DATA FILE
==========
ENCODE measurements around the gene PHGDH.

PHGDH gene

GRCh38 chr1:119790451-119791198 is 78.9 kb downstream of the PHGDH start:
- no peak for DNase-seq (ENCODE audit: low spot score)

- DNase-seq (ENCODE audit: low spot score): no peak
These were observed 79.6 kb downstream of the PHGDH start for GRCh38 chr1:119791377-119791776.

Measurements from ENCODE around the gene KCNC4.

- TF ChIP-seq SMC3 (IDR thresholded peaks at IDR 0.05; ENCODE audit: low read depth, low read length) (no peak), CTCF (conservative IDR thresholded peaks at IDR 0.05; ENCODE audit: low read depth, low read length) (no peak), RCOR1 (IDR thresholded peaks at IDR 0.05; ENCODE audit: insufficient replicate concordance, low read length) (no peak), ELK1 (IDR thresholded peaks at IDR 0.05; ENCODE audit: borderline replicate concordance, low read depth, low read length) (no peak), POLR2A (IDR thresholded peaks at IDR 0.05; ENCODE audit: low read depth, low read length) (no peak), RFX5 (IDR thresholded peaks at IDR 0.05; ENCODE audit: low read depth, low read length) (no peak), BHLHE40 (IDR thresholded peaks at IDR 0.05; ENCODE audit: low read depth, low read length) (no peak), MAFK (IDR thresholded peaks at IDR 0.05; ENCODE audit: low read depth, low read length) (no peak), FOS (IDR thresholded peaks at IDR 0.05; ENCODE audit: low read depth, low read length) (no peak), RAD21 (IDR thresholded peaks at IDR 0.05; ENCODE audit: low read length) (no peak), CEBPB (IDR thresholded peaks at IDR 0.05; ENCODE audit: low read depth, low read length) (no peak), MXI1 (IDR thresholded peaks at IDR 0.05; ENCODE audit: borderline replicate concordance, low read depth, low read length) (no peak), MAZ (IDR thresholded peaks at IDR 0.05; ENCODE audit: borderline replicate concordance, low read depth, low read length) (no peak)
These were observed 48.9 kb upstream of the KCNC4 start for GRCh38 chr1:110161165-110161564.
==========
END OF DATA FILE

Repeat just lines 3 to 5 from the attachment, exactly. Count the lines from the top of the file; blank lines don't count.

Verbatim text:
GRCh38 chr1:119790451-119791198 is 78.9 kb downstream of the PHGDH start:
- no peak for DNase-seq (ENCODE audit: low spot score)

- DNase-seq (ENCODE audit: low spot score): no peak